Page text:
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Update: MSK, Hackensack Meridian to partner on cancer care, research

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Officials from Memorial Sloan Kettering and Hackensack Meridian Health announce their partnership.
Officials from Memorial Sloan Kettering and Hackensack Meridian Health announce their partnership. - ()

(Editor's note: This report was updated at 2 p.m. with additional information and comments.)

Government officials at the state and federal level touted a definitive agreement for a partnership between Memorial Sloan Kettering and Hackensack Meridian Health as a game-changer for the state.

It’s no secret that cancer care is a strategic priority for the survival of health care providers in coming years in the state of New Jersey.

Rather than continuing in competition with each other, the two entities — which see a significant volume of patients in the northern region of the state — have partnered to deliver care; engage in sharing of information, doctors and best practices; and participate in clinical trials.

“When you put two powerful, world-class names together, and you do more than just — this is not just an affiliation. This is not an MD Anderson,” said Hackensack Meridian co-CEO Robert Garrett.

Cooper University Health Care made history in 2013 with a similarly-touted groundbreaking announcement of a partnership with Texas-based cancer brand MD Anderson, which has since opened franchises in the state, the most recent of which is in partnership with Summit Medical Group — the state’s largest multispecialty physicians group.

But, unlike the MD Anderson agreement, Garrett said, there was no exchange of money for branding and franchising with MSK.

“This has actually put together an equal partnership, a joint venture for cancer care. There has been nothing like it that has been done before,” Garrett said. “Our combined bone marrow transplant program is the busiest in the whole world. This is phenomenal for our patients. Cancer care, cancer prevention are huge strategic priorities.”

All cancer care centers currently operated by the two individual entities in the state will now combine, co-brand as Memorial Sloan Kettering-Hackensack Meridian Health and lay the foundation for a framework within which the two partners will pursue new joint ventures.

This means facilities like the $265 million Hope Tower at Jersey Shore Medical University, which was initially a legacy Meridian brand, will be co-branded by the time it opens in 2018.

And new ventures between MSK and HMH would spread statewide, expanding beyond the existing services areas in northern and central Jersey from Meridian’s legacy cancer care network. But neither Garrett nor MSK addressed whether it would be in direct competition with MD Anderson.

“We are looking at some areas where cancer providers are not there, and areas are being underserved,” Garrett said.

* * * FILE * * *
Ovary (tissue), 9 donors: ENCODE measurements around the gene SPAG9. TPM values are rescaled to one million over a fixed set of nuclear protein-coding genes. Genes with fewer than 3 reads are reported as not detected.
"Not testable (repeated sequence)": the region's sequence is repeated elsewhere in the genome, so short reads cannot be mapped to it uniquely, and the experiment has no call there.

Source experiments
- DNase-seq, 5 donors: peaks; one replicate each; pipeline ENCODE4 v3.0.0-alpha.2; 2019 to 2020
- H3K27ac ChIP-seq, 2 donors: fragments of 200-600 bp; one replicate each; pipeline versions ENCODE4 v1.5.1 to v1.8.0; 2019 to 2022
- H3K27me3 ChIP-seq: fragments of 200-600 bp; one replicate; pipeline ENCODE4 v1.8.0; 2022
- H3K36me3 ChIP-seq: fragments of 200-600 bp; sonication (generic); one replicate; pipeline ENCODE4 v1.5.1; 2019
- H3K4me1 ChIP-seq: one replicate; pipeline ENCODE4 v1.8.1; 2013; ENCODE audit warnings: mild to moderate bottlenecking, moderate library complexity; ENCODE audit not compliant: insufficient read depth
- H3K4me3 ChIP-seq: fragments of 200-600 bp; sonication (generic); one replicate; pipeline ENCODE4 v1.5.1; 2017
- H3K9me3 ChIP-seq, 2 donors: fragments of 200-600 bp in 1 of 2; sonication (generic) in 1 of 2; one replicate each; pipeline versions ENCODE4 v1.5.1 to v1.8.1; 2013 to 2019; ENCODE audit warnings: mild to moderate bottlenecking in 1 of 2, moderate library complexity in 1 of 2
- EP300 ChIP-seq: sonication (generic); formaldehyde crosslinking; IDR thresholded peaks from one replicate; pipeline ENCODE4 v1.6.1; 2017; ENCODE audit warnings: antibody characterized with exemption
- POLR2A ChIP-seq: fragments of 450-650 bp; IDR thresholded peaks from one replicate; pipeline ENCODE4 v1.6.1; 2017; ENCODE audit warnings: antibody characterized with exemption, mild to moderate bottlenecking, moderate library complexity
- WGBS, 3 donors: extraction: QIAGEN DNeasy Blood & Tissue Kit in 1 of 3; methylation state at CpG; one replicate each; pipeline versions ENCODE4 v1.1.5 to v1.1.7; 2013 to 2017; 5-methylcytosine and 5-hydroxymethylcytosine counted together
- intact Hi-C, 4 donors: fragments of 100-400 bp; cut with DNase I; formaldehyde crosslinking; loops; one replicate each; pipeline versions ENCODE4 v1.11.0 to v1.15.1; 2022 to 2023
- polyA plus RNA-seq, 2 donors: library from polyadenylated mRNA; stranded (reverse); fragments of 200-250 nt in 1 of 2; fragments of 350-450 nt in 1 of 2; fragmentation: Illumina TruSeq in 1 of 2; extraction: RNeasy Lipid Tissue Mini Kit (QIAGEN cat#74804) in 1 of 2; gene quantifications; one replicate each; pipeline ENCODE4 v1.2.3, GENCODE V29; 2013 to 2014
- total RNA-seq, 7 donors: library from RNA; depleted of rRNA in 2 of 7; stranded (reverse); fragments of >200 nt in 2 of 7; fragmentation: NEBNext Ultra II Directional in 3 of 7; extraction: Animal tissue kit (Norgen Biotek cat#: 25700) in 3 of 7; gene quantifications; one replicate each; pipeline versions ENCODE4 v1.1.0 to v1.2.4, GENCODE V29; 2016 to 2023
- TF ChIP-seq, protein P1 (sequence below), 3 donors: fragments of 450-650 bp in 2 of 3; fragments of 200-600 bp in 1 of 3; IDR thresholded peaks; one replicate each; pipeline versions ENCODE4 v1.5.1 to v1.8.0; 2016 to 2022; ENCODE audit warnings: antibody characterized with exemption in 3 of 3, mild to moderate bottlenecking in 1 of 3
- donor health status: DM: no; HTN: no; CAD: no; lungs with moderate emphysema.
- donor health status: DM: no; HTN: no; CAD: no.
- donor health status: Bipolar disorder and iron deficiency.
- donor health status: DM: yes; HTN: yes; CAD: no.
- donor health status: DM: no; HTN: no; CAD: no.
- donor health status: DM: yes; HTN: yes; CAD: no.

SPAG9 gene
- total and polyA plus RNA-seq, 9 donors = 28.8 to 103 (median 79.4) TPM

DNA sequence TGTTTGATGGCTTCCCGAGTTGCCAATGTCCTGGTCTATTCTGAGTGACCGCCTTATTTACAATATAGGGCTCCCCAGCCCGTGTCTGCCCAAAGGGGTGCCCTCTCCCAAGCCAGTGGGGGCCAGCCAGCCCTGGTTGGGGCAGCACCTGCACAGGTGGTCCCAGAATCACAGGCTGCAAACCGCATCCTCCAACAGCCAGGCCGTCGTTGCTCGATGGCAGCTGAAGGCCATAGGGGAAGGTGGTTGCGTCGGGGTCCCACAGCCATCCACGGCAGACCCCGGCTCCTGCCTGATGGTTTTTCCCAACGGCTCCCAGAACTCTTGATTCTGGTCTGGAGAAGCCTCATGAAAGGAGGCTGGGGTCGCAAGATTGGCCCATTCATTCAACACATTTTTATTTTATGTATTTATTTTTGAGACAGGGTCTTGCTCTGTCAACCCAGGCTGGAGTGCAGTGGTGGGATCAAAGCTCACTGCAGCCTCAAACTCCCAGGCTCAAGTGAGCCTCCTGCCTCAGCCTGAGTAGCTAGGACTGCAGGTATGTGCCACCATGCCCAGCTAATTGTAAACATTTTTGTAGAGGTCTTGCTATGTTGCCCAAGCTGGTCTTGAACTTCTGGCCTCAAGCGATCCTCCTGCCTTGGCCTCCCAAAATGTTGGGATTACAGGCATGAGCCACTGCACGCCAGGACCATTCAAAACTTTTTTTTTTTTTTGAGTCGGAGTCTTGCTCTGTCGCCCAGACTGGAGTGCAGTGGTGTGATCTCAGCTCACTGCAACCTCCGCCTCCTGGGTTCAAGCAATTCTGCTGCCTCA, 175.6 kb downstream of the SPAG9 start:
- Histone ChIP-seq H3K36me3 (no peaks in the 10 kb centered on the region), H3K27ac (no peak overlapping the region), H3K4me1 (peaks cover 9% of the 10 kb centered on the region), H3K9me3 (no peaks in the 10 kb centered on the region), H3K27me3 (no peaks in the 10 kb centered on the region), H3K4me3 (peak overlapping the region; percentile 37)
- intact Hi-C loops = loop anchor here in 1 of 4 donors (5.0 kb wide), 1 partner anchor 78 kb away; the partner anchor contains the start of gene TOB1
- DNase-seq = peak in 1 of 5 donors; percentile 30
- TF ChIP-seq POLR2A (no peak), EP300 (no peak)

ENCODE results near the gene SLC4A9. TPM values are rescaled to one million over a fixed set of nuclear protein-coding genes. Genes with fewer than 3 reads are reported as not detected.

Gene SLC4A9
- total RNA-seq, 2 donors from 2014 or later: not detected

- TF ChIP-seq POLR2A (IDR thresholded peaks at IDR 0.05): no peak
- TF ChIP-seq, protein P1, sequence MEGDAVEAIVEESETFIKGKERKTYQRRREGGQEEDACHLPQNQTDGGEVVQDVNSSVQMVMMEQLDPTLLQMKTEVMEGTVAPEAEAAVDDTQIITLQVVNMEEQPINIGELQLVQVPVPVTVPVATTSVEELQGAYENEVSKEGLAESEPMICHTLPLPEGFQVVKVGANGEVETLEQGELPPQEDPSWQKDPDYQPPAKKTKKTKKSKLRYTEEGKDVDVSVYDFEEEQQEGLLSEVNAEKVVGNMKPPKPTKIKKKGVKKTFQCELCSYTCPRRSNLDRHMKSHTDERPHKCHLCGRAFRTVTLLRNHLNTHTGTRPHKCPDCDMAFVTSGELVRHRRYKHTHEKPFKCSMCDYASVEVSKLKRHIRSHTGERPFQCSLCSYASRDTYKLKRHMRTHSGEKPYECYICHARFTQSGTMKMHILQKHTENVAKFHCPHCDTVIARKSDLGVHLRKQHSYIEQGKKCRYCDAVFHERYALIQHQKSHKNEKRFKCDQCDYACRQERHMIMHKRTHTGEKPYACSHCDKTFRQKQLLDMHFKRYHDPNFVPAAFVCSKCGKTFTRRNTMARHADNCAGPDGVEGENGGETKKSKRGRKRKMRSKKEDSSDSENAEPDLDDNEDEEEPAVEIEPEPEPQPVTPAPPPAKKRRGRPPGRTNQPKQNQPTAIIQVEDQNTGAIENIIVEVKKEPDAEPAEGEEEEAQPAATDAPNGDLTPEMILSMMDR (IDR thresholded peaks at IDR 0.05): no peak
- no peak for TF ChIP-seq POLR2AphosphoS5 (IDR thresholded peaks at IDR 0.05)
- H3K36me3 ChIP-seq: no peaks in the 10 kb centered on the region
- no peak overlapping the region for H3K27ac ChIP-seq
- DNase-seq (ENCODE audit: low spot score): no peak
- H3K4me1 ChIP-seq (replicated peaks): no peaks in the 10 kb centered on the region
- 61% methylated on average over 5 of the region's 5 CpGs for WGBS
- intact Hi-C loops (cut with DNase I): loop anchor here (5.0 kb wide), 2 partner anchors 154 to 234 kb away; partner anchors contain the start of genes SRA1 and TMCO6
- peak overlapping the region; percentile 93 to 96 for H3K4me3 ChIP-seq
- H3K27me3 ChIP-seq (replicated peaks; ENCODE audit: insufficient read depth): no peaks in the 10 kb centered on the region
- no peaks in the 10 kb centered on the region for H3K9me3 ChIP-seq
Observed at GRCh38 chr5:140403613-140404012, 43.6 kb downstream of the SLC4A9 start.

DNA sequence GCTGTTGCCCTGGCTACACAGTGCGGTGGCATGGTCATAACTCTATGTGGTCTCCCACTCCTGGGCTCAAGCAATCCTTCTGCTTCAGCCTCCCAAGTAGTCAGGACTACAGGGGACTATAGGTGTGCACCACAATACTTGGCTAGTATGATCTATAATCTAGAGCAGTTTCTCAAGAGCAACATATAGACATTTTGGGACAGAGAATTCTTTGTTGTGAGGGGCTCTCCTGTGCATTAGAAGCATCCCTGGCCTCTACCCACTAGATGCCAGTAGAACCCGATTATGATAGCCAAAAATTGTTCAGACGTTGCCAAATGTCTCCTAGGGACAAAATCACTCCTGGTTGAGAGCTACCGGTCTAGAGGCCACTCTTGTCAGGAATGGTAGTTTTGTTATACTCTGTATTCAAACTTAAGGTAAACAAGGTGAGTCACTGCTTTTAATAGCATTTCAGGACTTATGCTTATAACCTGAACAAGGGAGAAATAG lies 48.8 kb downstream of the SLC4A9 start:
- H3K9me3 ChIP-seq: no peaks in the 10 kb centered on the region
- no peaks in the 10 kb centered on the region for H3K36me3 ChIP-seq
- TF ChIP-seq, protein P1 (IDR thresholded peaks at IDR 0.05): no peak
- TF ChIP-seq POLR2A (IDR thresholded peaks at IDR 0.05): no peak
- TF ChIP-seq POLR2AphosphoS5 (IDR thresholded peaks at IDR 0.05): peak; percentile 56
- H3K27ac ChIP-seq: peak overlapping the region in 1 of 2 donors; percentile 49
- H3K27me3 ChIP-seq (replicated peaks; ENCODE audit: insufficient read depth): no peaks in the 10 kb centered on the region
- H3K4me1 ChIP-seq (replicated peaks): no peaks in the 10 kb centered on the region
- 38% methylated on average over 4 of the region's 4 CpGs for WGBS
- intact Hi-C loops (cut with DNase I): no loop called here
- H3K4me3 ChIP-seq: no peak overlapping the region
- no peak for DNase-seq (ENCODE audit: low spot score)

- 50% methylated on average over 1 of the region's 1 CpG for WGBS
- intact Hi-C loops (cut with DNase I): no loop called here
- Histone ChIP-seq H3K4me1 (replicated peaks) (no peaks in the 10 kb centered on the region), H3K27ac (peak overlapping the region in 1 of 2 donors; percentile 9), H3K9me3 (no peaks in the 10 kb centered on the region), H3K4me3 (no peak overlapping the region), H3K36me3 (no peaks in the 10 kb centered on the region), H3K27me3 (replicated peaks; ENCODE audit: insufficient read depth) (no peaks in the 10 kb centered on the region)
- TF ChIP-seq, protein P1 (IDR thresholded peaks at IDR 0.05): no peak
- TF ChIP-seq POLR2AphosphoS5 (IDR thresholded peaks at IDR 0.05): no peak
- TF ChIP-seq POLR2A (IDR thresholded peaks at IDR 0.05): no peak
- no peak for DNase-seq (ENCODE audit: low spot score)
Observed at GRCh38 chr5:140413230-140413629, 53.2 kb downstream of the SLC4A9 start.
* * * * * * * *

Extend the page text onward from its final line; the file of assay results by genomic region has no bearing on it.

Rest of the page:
Asked whether MSK would be open to other partnerships with health care systems in New Jersey, CEO and President Craig Thompson said the current priority is focusing on Hackensack Meridian.

“We want to make this one successful before we think about any others,” Thompson said.

The signing of the definitive agreement took place Wednesday at the future site of the Seton Hall-Hackensack Meridian School of Medicine, at the former Roche site in Nutley and Clifton, which is slated to open in fall of 2018.

HMH co-CEO John Lloyd said the announcement makes good on a promise made during the merger of the two health care systems earlier this year that there will be a focus on research and changing health care.

“We told people we are transforming health care at the speed of life,” Lloyd said. “We weren’t kidding.”

Sen. Bob Menendez (D-N.J.) told the crowd the transformation of “historic competitors to cancer’s worst enemy” is the “singular most important moment of health care in the state” he has seen in his years in office.

The partnership will also allow for clinical councils, clinical trials, shared information, trading of physicians and a focus on data analysis. This includes MSK’s partnership with IBM’s Watson and Hackensack’s COTA developed by HMH Chief Innovation Officer Andrew Pecora.

Pecora, along with MSK’s chief medical officer, Jose Baselga, are credited with the collaboration efforts — and a professional history — that resulted in the partnership. Both previously worked at MSK in the 1980s.

“In 1988, they were fellows in our program,” Thompson said. “They were two of the stars of their training era. We lost them both initially.”

Thompson touted the duo’s accomplishments while at MSK — Pecora’s focus on bone marrow and cancers of the bodily liquids, and Baselga’s focus on solid organ cancers.

Thompson said MSK has had a presence in New Jersey for more than 20 years, and just the other day opened its Monmouth County location, which has already seen a steady flow of patients.

The exact plans for the partnership and the layout of the joint standards and operations are still in the works, according to the partners.

The partnership will be overseen by an operating board made up of representatives from each organization.

 

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